A currency collage by artist Mark Wagner (Photo courtesy Mark Wagner at smokeinmydreams.com)

 

An Artist Gets Audited

A visual artist I know once told me about an audit she endured with the IRS. My friend is a professional artist in New York City with her own studio. Her work is shown at galleries and museums. She has received grants, been accepted to artist residencies around the world, and every now and then, she even manages to sell a few pieces of artwork.

During the audit, one of the IRS employees explained to my friend that she couldn’t keep declaring a loss for her business year after year. “This looks more like a hobby than a profession,” the auditor said.

My friend attempted to explain the financial ups and downs of being a working artist. Yes. There had been a dry spell in the “income department” in recent years, but her expenses were legitimate. Art was her business, her life, her passion–not a mere hobby. The auditor was completely puzzled. “But if you aren’t making any money creating art,” he asked, “why do you keep doing this year after year?”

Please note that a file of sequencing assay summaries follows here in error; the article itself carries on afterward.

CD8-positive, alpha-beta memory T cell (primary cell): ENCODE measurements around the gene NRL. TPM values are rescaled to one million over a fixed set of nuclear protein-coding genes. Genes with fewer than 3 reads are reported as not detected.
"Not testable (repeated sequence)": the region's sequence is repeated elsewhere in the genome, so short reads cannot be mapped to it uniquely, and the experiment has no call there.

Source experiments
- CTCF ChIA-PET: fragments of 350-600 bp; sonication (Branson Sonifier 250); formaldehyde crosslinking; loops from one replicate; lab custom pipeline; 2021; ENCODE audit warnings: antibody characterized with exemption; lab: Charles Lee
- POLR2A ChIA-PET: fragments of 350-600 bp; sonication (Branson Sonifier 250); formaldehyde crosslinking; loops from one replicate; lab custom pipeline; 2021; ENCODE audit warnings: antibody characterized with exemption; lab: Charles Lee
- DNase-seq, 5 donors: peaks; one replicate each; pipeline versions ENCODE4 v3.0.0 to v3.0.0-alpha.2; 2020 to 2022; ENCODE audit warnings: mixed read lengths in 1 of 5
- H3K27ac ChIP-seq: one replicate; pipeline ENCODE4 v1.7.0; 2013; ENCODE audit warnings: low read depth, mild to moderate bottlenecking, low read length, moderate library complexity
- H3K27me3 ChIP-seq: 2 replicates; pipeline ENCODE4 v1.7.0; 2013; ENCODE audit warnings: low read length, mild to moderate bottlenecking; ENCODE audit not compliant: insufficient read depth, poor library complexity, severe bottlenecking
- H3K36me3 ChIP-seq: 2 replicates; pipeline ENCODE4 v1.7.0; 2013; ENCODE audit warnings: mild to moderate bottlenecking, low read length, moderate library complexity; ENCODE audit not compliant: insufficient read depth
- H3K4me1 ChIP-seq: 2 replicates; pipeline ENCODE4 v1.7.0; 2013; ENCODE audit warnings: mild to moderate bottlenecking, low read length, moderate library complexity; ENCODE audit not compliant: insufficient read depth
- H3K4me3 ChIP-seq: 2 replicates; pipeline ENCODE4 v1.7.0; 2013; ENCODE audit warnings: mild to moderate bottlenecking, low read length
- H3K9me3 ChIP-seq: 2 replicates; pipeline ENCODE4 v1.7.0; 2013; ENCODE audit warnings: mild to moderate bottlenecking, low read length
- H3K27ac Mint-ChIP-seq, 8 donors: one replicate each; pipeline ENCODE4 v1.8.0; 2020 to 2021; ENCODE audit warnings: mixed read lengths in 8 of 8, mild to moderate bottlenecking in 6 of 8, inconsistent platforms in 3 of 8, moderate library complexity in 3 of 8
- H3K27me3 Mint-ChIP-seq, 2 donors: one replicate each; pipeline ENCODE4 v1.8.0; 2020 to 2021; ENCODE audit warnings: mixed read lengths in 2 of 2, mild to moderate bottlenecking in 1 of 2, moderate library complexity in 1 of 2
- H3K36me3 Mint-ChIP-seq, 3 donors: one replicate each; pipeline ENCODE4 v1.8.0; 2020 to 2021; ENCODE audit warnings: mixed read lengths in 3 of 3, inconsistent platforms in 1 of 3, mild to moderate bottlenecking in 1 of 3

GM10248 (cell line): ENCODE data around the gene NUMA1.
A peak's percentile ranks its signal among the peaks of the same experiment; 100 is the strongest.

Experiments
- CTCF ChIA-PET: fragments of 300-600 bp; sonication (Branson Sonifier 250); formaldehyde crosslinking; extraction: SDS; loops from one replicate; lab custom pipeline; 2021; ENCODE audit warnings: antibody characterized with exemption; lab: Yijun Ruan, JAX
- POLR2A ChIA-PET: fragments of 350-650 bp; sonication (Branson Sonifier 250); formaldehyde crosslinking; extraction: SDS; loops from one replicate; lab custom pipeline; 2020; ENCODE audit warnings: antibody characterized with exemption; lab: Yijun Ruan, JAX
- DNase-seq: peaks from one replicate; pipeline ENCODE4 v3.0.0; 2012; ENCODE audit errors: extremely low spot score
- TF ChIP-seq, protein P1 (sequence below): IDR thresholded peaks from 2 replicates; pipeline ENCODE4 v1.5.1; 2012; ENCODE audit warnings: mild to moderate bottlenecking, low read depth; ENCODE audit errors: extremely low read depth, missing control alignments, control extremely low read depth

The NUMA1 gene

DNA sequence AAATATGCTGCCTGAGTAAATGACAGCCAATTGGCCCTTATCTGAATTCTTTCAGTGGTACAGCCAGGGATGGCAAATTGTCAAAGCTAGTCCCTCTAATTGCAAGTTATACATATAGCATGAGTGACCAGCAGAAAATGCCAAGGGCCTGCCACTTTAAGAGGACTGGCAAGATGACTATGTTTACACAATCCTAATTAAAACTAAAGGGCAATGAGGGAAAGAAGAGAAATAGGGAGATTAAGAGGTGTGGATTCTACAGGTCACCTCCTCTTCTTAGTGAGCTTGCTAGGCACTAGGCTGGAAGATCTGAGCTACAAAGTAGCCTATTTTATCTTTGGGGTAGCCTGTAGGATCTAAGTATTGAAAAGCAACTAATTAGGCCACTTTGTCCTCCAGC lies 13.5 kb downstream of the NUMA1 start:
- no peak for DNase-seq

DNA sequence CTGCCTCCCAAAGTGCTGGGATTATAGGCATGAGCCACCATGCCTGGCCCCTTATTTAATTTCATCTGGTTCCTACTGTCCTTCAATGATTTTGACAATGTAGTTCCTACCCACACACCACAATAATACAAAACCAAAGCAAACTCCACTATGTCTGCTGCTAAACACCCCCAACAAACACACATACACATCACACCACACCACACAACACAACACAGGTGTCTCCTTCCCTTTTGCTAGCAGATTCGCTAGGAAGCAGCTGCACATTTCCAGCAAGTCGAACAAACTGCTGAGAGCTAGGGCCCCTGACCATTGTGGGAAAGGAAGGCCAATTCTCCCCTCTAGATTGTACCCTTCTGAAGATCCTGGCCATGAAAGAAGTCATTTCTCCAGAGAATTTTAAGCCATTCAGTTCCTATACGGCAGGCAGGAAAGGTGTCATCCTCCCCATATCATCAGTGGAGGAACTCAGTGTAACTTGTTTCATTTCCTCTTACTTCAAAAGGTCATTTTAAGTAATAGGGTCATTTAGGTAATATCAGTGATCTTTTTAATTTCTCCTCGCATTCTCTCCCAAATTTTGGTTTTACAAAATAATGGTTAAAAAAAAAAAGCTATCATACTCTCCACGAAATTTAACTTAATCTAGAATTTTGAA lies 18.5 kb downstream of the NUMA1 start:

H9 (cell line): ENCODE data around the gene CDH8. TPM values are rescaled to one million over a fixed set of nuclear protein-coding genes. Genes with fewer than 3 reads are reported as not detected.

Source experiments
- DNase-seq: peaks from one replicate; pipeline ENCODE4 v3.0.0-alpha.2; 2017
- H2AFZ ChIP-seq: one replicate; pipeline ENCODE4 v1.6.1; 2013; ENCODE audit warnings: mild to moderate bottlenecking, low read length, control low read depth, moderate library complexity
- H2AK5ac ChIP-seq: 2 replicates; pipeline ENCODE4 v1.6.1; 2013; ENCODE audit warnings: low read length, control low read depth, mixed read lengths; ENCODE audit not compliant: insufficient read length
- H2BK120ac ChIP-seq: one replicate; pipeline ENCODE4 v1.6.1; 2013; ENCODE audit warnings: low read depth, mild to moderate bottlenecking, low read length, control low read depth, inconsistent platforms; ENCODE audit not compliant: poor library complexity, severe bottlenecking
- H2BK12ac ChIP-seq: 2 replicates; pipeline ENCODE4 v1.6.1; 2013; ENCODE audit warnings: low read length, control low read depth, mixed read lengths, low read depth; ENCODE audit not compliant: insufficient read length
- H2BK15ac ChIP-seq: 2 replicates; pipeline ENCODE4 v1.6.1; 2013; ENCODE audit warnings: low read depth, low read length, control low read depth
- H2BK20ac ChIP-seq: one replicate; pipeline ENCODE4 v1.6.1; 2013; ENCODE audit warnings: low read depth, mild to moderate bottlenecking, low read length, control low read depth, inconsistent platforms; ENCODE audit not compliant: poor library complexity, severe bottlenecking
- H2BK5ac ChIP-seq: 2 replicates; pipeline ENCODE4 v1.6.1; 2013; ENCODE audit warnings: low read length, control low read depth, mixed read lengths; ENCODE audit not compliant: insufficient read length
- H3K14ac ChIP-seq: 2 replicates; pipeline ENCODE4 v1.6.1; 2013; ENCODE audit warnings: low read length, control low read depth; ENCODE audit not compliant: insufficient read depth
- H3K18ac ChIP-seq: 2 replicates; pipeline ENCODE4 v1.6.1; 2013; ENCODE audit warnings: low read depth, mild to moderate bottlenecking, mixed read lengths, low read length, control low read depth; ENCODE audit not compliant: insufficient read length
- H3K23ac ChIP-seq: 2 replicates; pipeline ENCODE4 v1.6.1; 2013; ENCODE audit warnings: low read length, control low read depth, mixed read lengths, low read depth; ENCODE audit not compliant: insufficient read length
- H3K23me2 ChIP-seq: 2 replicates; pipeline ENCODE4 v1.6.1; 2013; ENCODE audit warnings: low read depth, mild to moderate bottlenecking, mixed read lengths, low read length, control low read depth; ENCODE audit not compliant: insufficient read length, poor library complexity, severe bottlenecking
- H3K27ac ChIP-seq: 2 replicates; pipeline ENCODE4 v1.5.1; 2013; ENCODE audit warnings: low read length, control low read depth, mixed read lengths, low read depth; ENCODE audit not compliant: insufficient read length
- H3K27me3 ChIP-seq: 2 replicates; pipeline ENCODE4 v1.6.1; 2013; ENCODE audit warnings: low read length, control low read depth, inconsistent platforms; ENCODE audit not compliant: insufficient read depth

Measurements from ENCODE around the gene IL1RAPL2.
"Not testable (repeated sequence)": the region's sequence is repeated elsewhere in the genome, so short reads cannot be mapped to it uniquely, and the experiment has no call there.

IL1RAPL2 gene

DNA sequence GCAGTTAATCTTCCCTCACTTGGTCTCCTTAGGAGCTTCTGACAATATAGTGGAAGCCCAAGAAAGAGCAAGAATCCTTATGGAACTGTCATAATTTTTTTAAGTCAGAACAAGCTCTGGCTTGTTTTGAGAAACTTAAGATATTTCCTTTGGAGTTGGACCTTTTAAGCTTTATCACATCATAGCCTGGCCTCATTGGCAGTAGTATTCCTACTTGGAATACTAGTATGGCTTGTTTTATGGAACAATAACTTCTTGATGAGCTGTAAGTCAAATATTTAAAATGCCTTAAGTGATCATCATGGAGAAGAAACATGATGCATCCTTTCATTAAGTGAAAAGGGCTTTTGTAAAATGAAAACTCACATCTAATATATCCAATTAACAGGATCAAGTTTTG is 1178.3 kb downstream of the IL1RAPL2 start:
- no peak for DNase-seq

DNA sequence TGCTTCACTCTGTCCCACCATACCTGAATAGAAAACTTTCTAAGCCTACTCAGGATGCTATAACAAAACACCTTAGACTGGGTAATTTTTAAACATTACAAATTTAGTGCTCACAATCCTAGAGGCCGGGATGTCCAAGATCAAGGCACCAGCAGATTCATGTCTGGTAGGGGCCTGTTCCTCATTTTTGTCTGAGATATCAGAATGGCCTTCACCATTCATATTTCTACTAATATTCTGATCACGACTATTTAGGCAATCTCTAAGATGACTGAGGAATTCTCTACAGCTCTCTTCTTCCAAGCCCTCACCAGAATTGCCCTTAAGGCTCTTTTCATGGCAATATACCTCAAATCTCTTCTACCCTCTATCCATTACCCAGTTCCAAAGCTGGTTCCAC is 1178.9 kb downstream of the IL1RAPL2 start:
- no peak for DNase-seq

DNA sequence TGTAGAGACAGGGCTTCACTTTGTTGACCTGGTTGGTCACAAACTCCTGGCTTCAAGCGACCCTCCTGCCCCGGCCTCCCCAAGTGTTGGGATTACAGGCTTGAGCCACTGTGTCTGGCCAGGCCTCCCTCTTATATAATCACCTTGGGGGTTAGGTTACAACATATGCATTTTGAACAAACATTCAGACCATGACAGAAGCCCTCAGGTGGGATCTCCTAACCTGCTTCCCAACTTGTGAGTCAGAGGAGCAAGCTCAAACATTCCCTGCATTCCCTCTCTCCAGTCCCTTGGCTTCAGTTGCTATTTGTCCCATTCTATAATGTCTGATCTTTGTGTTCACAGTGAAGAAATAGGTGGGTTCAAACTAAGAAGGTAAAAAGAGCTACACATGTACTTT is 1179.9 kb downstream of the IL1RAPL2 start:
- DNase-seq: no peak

"The one dollar bill is the most ubiquitous piece of paper in America," says artist Mark Wagner. "Collage asks the question: what might be done to make it something else?" (Photo courtesy Mark Wagner at smokeinmydreams.com)

 

 

A detail of the above currency collage by artist Mark Wagner (Photo courtesy Mark Wagner at smokeinmydreams.com)

 

The Idea of Art is Free

I love this story because it says so much about the profit-oriented culture we inhabit as artists (and when I say “artists,” I define that term broadly to include writers, performers, designers, filmmakers, composers, visual artists, etc.).

For most artists I know, money is a constant source of anxiety because most creative projects don’t make economic sense. As artists, we have chosen an alternative paradigm to the profit-oriented one. This doesn’t mean that we shouldn’t be smart about the business-side of art making, only that money isn’t our primary motivator.

The concept of creating for its own sake remains a radical concept in our cu